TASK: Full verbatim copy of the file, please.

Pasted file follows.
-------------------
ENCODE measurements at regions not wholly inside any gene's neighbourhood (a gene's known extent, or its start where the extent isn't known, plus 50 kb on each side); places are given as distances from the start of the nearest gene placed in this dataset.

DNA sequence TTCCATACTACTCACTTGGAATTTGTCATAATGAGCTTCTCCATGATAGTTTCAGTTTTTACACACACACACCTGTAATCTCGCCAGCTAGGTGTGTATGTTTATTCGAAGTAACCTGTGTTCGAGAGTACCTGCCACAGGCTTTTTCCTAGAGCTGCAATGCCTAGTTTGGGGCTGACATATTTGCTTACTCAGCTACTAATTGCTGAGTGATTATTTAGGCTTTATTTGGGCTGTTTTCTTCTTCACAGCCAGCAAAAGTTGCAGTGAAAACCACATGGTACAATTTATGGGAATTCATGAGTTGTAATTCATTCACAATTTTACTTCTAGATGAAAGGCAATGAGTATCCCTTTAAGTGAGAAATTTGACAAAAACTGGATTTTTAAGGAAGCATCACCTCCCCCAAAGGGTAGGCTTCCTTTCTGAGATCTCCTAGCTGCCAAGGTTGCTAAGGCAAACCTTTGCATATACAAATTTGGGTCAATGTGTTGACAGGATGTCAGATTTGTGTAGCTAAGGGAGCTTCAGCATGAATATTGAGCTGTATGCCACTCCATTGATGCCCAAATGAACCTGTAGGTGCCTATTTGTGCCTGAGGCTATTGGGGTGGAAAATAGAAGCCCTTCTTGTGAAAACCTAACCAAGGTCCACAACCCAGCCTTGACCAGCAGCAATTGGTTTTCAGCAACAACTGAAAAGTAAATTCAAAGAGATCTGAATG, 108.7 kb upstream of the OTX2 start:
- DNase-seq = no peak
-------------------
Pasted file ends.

ENCODE measurements at regions not wholly inside any gene's neighbourhood (a gene's known extent, or its start where the extent isn't known, plus 50 kb on each side); places are given as distances from the start of the nearest gene placed in this dataset.

DNA sequence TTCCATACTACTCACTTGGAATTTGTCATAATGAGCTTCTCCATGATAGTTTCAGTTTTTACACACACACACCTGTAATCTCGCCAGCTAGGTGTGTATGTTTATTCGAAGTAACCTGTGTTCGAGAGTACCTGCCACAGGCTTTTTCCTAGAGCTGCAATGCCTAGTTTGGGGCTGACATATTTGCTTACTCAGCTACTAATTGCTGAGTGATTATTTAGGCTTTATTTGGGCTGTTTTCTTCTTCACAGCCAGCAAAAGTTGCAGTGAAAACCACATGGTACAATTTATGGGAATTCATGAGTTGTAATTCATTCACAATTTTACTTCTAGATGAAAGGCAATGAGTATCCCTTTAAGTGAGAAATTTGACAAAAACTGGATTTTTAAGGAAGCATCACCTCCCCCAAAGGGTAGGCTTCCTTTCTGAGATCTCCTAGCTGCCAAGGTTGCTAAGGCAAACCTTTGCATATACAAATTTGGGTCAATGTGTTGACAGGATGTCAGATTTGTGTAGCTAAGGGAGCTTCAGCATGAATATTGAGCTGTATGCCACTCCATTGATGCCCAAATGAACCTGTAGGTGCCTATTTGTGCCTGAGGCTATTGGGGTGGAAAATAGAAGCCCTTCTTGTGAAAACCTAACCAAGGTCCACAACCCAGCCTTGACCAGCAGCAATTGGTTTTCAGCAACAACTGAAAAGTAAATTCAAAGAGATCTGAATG, 108.7 kb upstream of the OTX2 start:
- DNase-seq = no peak